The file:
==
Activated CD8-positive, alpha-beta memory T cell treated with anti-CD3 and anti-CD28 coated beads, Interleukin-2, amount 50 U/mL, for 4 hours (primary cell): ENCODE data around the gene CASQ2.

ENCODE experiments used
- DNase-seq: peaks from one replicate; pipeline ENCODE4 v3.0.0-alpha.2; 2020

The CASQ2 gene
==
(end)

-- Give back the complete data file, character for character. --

Activated CD8-positive, alpha-beta memory T cell treated with anti-CD3 and anti-CD28 coated beads, Interleukin-2, amount 50 U/mL, for 4 hours (primary cell): ENCODE data around the gene CASQ2.

ENCODE experiments used
- DNase-seq: peaks from one replicate; pipeline ENCODE4 v3.0.0-alpha.2; 2020

The CASQ2 gene